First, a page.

Neural Cell-Fate Determinants Section
Dr. Odenwald received his Ph.D. degree in Biology from Johns Hopkins University. His postdoctoral work on the functional analysis of the murine homeobox gene Hox A.5 was carried out in the laboratory of Robert Lazzerini at the NINDS. In 1990, he established the Neurogenetics Unit in the Laboratory of Neurochemistry, NINDS, where he has pursued the identification and functional analysis of neuronal-identity networks that control stem cell lineage development in the CNS. Dr. Odenwald's laboratory is currently studying the role of transcription factor regulatory networks that participate in the temporal development of Drosophila CNS ganglia.
In a developing nervous system, the precise timing of cell identity decisions is most likely under the combinatorial control of cell-extrinsic and cell-intrinsic regulatory inputs. To understand how these orchestrated events collectively produce a functioning nervous system it is necessary to characterize the genetic circuitry underlying the patterning of cell-fate determining events. Given the remarkable gene conservation observed among all metazoa, we believe that understanding the molecular details of Drosophila CNS lineage development will have broad implications for vertebrate neurogenesis. Our studies reveal that there exists a cell-identity regulatory network that acts temporally during the formation of all CNS ganglia. We have discovered that during neural precursor cell lineage development most neuroblasts undergo sequential transitions in the expression of a set of transcription factors: As a result sequentially formed neuronal subpopulations arise that are marked by the expression of one of these factors. Given the global nature of this regulatory cascade, we hypothesize that these expression domains represent fundamental branch points in the developmental programs that control cell-fate decisions in all CNS ganglia.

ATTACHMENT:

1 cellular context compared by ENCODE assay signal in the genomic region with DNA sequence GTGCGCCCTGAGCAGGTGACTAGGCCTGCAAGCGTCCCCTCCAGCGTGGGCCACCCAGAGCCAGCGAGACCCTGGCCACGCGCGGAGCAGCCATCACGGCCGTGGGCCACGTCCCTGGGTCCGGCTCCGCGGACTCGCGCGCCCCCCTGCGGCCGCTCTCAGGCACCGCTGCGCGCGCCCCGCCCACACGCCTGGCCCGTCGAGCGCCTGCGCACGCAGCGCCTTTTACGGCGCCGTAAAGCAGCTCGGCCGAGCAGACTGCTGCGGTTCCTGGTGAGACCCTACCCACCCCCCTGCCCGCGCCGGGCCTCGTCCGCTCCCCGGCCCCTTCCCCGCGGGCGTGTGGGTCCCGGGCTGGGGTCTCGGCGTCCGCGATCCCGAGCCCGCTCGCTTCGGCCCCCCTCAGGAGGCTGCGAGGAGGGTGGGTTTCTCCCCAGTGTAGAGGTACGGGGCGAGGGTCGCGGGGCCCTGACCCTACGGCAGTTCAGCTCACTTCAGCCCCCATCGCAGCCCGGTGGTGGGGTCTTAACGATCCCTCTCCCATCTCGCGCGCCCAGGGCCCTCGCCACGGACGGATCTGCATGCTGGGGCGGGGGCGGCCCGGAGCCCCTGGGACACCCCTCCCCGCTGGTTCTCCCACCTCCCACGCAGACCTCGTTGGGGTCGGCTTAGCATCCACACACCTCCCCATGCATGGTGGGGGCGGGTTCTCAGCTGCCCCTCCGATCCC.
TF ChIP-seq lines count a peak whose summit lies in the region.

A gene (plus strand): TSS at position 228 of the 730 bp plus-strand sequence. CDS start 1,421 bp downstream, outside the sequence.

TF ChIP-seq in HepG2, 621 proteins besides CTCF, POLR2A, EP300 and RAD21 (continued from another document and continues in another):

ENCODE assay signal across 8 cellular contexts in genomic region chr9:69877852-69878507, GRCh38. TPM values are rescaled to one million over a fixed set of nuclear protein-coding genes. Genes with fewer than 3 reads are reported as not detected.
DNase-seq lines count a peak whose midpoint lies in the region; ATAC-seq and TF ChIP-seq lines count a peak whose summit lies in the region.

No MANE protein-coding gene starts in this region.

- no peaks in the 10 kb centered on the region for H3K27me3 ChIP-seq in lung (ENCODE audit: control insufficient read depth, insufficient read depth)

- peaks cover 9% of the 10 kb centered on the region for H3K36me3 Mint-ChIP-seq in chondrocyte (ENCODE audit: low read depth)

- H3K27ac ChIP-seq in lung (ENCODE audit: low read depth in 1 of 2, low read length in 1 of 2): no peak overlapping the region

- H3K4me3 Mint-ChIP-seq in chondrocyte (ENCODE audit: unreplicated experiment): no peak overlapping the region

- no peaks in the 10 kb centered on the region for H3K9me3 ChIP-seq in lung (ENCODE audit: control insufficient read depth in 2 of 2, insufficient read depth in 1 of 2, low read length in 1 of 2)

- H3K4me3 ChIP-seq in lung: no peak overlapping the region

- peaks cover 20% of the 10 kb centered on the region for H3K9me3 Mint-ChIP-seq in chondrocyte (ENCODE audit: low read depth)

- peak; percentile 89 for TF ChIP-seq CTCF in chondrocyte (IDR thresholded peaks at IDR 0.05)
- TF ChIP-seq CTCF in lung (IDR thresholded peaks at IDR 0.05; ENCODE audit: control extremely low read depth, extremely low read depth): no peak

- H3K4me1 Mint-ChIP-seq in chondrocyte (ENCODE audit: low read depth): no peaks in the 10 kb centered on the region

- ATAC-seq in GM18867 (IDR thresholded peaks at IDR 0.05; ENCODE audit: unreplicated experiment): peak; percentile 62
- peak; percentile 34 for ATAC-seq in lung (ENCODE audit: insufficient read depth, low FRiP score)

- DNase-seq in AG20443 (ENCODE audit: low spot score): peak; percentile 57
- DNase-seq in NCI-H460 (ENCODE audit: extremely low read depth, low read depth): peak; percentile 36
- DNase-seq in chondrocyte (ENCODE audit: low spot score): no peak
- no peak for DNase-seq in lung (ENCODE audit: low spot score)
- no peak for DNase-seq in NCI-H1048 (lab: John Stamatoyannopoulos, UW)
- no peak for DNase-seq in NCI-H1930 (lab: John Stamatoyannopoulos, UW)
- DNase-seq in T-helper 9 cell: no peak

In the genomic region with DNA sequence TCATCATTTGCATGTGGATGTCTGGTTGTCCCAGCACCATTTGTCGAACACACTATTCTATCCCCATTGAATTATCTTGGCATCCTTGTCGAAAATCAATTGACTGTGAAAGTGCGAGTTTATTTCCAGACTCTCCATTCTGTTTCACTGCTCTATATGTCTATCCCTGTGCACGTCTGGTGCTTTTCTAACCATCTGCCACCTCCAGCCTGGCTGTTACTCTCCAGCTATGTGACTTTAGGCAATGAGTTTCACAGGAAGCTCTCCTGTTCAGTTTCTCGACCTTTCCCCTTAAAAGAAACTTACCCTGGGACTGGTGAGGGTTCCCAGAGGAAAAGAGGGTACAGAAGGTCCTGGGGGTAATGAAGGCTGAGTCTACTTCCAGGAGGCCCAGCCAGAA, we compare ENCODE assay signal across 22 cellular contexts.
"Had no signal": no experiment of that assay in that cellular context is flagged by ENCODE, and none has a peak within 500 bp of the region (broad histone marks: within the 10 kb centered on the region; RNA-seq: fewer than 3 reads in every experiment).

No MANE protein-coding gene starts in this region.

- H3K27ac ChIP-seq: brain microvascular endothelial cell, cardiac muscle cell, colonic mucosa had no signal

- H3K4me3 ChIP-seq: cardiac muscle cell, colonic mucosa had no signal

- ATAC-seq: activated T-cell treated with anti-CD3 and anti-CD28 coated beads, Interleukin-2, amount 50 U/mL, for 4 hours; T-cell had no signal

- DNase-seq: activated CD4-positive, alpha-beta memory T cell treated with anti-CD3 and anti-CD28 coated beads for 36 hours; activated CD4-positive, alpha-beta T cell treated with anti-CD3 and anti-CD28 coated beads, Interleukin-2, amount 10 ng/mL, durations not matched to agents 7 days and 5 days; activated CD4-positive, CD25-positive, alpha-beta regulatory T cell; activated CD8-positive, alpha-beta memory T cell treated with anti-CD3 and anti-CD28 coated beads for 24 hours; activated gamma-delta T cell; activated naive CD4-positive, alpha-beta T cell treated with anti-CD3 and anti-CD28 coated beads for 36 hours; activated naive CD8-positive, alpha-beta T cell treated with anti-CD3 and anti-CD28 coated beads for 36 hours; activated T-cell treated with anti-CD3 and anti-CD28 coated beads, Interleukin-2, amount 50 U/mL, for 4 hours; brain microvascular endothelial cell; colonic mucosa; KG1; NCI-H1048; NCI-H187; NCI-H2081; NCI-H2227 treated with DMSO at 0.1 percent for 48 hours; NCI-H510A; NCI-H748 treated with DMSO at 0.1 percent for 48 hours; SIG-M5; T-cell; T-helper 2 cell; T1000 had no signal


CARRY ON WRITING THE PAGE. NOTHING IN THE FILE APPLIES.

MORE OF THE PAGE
To gain insight into how neuroblasts transition from one developmental program to the next, we have focused our research efforts on the identification and functional analysis of gene regulatory DNA regions, called enhancers, that control the expression of these transcription factor genes. Thus far, we have discovered that each factor is regulated by multiple enhancers that control different aspects of their expression (view examples at our cisPatterns web site). Using multi-genome DNA alignment programs, developed by in our lab: EvoPrinter and cis-Decoder, we have taken advantage of the cumulative evolutionary DNA sequence divergence that exists among species to identify highly conserved DNA sequences within each of the enhancers. Mutational analysis of these sequences reveals that each is required by normal gene control. Currently, we are adapting our comparative genomic tools so other scientists can use them to study vertebrate enhancers. To learn more about how EvoPrints help us identify important DNA sequences, visit the NIH Evolution and Medicine tutorial.